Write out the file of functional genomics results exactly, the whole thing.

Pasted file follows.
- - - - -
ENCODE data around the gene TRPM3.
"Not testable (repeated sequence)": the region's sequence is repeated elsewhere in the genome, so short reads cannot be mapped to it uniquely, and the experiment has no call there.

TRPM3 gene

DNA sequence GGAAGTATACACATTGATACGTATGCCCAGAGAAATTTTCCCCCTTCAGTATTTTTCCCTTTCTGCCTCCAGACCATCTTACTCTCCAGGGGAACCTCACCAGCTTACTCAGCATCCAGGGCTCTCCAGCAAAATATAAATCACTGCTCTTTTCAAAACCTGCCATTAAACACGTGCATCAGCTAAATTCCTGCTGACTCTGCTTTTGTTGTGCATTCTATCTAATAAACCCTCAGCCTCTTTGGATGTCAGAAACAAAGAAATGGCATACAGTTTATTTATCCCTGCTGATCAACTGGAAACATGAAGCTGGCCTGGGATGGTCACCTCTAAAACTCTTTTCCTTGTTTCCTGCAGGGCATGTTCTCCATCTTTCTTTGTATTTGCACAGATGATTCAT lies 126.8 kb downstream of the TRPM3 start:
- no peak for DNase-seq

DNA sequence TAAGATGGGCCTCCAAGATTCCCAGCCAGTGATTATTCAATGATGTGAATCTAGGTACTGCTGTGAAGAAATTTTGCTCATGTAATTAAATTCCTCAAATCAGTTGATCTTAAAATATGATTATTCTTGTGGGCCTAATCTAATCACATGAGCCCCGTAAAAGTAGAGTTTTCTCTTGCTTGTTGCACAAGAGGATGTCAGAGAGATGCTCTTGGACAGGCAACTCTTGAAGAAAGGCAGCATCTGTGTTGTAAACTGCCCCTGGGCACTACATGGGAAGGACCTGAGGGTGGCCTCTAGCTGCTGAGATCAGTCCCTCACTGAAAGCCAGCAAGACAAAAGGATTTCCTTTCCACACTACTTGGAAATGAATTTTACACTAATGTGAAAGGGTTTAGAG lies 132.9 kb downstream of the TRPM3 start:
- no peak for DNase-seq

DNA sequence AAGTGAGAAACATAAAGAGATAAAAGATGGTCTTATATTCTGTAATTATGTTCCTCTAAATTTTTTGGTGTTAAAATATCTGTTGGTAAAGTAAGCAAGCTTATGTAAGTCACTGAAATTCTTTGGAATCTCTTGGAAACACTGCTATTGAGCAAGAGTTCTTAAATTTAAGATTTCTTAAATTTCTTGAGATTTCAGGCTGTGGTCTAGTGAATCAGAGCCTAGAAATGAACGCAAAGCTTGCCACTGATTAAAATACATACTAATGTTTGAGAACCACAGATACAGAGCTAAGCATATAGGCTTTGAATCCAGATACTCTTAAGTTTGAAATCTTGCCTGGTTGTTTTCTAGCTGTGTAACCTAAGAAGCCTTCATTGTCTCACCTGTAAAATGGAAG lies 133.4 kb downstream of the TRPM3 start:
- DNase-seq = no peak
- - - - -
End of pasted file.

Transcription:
ENCODE data around the gene TRPM3.
"Not testable (repeated sequence)": the region's sequence is repeated elsewhere in the genome, so short reads cannot be mapped to it uniquely, and the experiment has no call there.

TRPM3 gene

DNA sequence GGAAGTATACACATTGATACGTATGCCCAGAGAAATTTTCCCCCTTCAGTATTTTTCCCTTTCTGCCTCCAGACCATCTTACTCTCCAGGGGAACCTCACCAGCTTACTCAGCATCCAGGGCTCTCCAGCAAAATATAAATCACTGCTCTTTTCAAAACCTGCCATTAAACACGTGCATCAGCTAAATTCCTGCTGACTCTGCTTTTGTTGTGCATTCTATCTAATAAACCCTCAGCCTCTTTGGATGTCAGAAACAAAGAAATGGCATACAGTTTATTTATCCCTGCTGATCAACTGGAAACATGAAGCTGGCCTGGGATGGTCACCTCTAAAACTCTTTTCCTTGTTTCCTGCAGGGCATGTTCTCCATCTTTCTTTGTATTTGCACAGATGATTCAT lies 126.8 kb downstream of the TRPM3 start:
- no peak for DNase-seq

DNA sequence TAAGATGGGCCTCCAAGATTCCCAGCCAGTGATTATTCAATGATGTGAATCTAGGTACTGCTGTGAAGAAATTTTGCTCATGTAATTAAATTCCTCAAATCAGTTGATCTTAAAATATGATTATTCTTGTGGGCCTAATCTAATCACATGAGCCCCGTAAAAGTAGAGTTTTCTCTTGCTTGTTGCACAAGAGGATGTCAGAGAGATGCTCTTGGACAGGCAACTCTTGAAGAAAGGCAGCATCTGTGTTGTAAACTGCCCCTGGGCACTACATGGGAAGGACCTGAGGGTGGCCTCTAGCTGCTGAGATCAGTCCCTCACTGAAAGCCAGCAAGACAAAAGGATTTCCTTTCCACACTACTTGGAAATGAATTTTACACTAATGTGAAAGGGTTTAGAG lies 132.9 kb downstream of the TRPM3 start:
- no peak for DNase-seq

DNA sequence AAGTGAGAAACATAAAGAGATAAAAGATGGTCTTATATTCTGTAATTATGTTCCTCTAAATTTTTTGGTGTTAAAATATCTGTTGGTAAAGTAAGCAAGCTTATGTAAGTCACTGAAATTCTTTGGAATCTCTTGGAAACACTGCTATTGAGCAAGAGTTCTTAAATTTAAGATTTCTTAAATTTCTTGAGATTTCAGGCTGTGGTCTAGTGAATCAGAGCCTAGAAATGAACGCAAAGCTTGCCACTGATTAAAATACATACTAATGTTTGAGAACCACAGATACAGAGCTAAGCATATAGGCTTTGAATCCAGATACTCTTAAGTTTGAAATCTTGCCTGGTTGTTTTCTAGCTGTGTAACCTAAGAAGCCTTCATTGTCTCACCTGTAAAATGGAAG lies 133.4 kb downstream of the TRPM3 start:
- DNase-seq = no peak